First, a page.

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Sinnesspiel ([personal profile] sinnesspiel) wrote2013-11-07 07:49 pm
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Shiki Novel Translations 7.0 and notes

Links to Chapter 7
Chapter 7 Translation Notes
Bon notes from chapter 1 expanded upon with information relevant to Chapter 7 here: These include the cucumber horse and eggplant cow, a Bon tradition.

Chapter 7 - 2

Marriage Interviews
(O)miai, usually translated as arranged marriages, are more like meetings and dates with the explicit intent of marriage. Typical ages for these meetings are 23-30, and are often set up by parents who feel the adult child is not seeking enough initiative to wed on their own. Marriage Interviews can be set up by family, friends, or by the person themselves, either formally with a company or otherwise. In the more formal ones, the families meet and compare their compatibility. Looks, education, employment, pedigree, social status, etc. are all considered, usually before the first actual meeting between the two to be wed. After the decision is reached based on the statistics on paper, and the first in person meeting, there are usually three to five dates had before determining whether to wed or not. The initial vetting process is ideally strict enough to avoid the potential embarrassment of an embarrassingly personal refusal at such a late stage.

They are declining in popularity as ideas of a more natural romance and courtship have become more popular. In a closed region such as Sotoba where new prospects are understandably harder to come by, the appeal is obvious. This is how Junko and other women who married out of the town into Sotoba most likely met up with their husbands, if they did not meet in college such as Kyouko and Toshio. The woman typically moves in with the man rather than the reverse, so Sotoba women who have interviews would generally leave the village upon deciding to wed. 

Chapter 7 - 3

Cucumber horses and eggplant cows.

A Bon tradition. In some regions, they are both put out, facing the house, for the spirits to ride in on. In others, the horse is put out during Mukae-bon for a fast return home and the cow during Okuri-bon for a slow return to the afterlife. The opposite also occurs, to express fear/respect of a lingering spirit. Example image from Musashi Restaurant.

Chapter 7 - 4

"I'm sure there'd be a mother-n-law like Rottenmeier-san." -
A reference to Johanna Spyri's work, Heidi. Miss Rottenmeier is strict and decidedly not fun nanny figure within the story. Heidi was made into a very successful, popular anime series in the 70s and is very well known amongst Japanese adults (or at least, people who were adults in the 90s such as in Shiki; people currently in their 20s, perhaps not so much).

Chapter 7 - 5

Japanese RoSCAs, historically run by communities since before Japan was strongly united under a single government or wide scale banking. Set up by communities for themselves, all members bring a fixed amount of money to the pot and then who gets to take out how much at each meeting is decided, by a representative, by putting in more money/bidding, or by lottery. Those who received continue to pay into the pot at future meetings, with an interest-adjusted rate to assure those who had their share of the pot later have not put in more than they receive when their turn arrives. The people continue to come to meetings until everybody has has had a share. Once all people have had a share, the unit may be dissolved. At times small local governments would form organizations of this nature in order to fund welfare programs, such as during poor harvests, by delegating it to the neediest portion quickly. Because such arrangements were largely regional, the likelihood of failing to meet one's obligation or leaving early was low. As they were frequently community endeavors, at times who received first could be determined based on need or by a representative with little risk, as involvement was voluntary.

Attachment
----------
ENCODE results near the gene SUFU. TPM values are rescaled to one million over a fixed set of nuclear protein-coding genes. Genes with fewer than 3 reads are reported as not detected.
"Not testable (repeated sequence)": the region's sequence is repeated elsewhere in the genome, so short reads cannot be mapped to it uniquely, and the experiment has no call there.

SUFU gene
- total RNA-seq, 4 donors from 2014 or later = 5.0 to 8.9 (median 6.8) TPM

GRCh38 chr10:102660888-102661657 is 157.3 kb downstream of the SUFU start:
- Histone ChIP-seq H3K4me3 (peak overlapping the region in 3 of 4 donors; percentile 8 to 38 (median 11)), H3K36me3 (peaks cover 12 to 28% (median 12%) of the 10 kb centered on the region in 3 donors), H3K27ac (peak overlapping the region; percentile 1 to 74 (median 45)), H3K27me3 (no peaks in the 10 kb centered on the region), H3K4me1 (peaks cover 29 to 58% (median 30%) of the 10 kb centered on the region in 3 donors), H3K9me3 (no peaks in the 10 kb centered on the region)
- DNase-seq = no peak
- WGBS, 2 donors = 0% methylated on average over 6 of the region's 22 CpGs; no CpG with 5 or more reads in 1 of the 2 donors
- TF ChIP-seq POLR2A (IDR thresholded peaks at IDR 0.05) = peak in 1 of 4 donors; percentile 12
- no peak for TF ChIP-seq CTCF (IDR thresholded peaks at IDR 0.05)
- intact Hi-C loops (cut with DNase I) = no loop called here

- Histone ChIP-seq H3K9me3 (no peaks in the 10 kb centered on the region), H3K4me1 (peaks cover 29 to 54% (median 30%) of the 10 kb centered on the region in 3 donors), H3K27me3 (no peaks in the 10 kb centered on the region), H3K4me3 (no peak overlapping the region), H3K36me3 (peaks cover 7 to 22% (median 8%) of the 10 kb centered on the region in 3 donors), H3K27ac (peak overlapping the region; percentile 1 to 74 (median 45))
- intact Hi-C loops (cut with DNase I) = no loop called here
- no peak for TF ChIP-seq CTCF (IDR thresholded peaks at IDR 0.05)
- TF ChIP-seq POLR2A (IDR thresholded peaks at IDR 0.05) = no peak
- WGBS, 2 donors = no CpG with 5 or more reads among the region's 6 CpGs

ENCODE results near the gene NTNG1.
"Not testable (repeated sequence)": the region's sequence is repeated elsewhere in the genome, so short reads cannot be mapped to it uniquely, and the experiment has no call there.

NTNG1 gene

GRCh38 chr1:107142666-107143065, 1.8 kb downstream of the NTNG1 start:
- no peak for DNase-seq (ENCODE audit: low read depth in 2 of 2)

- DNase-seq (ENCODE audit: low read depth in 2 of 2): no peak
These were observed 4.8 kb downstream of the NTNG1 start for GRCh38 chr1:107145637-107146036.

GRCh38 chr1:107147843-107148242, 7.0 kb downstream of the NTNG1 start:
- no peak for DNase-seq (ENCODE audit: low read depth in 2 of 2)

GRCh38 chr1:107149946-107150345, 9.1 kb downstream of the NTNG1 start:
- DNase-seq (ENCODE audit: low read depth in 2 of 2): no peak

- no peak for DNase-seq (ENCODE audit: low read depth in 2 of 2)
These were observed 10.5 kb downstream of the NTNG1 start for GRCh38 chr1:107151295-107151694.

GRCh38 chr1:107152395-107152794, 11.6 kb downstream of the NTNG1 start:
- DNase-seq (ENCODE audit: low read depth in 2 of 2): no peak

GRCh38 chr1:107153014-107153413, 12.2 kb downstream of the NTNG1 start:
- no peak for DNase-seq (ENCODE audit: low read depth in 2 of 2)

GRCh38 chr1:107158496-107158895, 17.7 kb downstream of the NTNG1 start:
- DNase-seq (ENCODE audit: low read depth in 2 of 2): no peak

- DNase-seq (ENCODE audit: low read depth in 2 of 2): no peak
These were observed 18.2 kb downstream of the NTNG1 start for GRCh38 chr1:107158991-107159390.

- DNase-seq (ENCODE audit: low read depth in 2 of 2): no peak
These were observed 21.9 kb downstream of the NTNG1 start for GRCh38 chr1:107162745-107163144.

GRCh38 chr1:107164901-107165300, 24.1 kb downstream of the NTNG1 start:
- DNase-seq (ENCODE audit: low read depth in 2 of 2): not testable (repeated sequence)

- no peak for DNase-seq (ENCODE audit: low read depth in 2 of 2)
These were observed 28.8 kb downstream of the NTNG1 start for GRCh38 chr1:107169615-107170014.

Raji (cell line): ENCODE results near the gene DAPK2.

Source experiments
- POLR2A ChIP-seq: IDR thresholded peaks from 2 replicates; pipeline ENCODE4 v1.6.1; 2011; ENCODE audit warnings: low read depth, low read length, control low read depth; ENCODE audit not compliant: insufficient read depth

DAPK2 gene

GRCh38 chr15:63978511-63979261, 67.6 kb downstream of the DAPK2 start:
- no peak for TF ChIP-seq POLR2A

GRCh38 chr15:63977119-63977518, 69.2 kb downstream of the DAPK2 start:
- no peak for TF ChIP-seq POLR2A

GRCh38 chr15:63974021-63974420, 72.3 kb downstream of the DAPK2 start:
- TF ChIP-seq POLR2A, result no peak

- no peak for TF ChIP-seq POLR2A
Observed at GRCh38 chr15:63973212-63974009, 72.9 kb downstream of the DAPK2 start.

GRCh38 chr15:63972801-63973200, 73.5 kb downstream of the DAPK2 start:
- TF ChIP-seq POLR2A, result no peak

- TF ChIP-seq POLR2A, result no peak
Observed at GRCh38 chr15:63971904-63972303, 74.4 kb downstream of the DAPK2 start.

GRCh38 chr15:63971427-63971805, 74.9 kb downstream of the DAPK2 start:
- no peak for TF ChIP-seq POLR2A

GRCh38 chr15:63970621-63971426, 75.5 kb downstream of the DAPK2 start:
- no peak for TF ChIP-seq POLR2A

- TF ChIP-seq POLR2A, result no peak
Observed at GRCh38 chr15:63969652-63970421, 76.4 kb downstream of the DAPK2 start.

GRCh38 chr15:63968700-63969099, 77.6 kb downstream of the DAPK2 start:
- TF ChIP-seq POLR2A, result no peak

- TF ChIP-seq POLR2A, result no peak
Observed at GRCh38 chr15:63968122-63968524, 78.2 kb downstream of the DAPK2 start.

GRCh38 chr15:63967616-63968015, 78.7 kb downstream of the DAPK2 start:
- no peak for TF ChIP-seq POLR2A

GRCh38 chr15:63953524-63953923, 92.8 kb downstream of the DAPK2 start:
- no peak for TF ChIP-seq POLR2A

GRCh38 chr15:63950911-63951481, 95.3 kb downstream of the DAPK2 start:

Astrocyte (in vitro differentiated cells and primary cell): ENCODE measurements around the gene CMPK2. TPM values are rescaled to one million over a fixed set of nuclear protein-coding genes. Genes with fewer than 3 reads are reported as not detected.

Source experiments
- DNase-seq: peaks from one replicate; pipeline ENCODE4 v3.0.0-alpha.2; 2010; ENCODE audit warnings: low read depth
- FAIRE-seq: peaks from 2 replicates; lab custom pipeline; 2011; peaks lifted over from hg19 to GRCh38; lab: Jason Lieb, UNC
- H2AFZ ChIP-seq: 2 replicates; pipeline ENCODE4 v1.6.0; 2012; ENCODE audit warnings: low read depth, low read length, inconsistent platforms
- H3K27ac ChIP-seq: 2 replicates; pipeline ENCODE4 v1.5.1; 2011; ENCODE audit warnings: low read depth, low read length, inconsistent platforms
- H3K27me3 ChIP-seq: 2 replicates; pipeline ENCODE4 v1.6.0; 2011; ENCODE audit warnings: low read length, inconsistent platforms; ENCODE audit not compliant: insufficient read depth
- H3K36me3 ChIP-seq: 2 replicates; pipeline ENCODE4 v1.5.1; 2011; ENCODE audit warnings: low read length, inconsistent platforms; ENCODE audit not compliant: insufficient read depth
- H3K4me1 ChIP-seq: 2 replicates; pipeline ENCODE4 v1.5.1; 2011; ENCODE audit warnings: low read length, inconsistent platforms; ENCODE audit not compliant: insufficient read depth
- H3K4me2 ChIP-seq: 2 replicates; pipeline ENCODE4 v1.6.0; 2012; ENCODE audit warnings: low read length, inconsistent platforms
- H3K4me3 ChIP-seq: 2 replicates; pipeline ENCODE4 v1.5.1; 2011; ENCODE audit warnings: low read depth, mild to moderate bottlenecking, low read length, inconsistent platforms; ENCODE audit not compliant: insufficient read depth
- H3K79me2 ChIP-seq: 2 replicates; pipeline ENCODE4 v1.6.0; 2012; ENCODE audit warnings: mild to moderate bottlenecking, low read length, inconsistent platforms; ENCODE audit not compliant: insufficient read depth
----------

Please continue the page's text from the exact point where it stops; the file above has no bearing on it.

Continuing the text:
Three Pillars - a continuation of the Murakata matter. 

The situation described between the temple, Kanemasa, and the Ozaki house is a reflection of the common style of governance of villages during the Edo period. Called the Murakata Sanyaku, or the three roles of the Murakata, it consisted of the following roles: The village headman, the village elder (also occasionally called the group leader) and the people's representative. How each position was assigned varied from votes to appointment by outside sources, throughout history and territories. In summary, the three were involved in civil administration of the village.  

The village headman was generally responsible for the overall delegation and governing of the village. the elder assisted, and the people's representative was an auditor. This was the general rule and not an absolute, as things varied region to region.